Statistical Abstract of the United States

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The Statistical Abstract of the United States was a publication of the United States Census Bureau, an agency of the United States Department of Commerce. Published annually since 1878, the statistics described social and economic conditions in the United States.

The U.S. Census Bureau will stop publishing the Statistical Abstract of the United States, with the 2012 edition. It has stopped and compiling the data on which it is based, along with the supplemental products, as of October 1, 2011. The Census Bureau said:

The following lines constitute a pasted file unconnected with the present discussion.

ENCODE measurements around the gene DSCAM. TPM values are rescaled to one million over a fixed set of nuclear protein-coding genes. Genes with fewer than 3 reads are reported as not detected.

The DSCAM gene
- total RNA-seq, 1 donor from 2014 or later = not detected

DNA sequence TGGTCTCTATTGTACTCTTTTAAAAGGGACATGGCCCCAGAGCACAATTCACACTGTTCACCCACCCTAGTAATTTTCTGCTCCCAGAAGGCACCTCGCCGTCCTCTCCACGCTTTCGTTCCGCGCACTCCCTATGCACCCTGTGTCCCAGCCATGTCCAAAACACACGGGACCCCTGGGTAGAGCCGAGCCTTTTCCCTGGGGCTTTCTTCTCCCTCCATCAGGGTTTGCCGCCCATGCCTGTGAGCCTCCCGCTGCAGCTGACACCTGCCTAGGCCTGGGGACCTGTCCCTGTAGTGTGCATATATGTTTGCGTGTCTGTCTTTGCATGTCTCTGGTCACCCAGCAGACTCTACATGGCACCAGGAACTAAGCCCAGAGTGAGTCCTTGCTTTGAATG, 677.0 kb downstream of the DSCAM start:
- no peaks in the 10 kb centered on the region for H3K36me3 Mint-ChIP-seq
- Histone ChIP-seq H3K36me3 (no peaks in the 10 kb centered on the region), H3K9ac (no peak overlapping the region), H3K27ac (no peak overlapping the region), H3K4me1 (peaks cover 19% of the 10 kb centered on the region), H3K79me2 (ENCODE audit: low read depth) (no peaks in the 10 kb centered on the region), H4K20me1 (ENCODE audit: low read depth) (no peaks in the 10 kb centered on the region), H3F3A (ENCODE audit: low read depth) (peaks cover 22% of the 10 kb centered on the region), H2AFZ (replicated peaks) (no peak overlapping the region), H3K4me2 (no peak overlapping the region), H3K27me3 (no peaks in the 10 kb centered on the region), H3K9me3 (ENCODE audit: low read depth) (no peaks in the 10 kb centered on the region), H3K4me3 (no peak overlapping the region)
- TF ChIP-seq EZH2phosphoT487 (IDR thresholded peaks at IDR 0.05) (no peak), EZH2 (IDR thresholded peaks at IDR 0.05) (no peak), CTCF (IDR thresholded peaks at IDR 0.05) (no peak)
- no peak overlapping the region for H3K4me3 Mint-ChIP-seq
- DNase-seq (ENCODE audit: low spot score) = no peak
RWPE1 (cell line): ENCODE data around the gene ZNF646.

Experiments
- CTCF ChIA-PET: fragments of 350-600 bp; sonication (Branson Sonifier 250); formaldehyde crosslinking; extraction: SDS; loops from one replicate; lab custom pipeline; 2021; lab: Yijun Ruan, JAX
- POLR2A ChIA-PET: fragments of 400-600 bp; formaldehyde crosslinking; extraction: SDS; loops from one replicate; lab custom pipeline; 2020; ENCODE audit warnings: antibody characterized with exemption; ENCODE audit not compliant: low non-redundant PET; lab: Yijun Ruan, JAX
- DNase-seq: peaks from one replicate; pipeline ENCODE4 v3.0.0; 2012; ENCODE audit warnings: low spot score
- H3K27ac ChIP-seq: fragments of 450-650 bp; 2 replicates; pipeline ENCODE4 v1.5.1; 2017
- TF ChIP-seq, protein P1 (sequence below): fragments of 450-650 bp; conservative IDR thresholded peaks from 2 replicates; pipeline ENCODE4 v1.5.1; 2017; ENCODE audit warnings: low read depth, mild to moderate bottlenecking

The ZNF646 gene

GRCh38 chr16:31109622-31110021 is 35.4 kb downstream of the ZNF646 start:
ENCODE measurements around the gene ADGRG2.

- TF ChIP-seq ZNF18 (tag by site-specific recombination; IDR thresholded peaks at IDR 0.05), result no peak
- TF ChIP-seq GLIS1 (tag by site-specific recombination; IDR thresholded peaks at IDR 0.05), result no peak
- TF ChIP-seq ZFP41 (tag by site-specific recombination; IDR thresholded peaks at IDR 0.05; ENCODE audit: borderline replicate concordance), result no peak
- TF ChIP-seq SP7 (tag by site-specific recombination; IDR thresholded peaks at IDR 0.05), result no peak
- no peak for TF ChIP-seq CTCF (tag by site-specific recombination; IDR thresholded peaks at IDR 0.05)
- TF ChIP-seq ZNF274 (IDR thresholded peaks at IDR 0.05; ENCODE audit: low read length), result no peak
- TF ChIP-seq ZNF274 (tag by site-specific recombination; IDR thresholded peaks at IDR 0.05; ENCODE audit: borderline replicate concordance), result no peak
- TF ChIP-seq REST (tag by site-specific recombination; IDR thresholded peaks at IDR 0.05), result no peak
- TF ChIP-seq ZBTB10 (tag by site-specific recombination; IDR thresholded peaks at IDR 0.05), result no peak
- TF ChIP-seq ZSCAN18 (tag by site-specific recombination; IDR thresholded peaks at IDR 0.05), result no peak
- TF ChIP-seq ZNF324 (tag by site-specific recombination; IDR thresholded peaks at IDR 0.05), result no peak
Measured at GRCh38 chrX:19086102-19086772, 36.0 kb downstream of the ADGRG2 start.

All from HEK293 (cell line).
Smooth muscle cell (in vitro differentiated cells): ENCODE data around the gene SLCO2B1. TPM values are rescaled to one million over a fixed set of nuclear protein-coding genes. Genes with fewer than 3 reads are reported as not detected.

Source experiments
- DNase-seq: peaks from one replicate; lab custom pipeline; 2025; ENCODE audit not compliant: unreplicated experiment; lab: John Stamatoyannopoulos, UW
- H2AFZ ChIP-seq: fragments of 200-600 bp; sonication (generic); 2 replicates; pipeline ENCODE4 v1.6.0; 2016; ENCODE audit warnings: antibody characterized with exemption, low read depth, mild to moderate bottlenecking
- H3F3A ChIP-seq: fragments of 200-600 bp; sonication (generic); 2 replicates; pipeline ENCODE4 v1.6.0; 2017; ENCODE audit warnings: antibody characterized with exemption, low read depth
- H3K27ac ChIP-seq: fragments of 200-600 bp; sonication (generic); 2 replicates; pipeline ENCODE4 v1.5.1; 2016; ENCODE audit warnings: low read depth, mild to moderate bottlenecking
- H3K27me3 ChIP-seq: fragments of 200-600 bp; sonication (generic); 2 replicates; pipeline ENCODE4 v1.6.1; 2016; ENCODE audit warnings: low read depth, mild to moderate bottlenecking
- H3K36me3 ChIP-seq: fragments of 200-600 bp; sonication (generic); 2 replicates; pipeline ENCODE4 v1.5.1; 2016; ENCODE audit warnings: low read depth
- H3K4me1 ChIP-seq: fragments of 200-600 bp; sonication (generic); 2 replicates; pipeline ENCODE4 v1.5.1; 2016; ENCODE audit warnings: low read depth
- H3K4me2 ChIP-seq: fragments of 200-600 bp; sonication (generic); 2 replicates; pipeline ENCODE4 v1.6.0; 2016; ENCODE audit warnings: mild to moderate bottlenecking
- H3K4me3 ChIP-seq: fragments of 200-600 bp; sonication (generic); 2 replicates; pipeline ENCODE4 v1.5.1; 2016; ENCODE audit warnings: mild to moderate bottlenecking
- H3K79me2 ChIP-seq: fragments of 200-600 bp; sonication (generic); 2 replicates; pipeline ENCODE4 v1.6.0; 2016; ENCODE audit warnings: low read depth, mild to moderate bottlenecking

The U.S. Census Bureau is terminating the collection of data for the Statistical Compendia program effective October 1, 2011. The Statistical Compendium program comprises the Statistical Abstract of the United States and its supplemental products -- the State and Metropolitan Area Data Book and the County and City Data Book. In preparation for the Fiscal Year 2012 (FY 2012) budget, the Census Bureau did a comprehensive review of a number of programs and had to make difficult proposals to terminate and reduce a number of existing programs in order to acquire funds for higher priority programs. The decision to propose the elimination of this program was not made lightly. To access the most current data, please refer to the organizations cited in the source notes for each table of the Statistical Abstract.[1]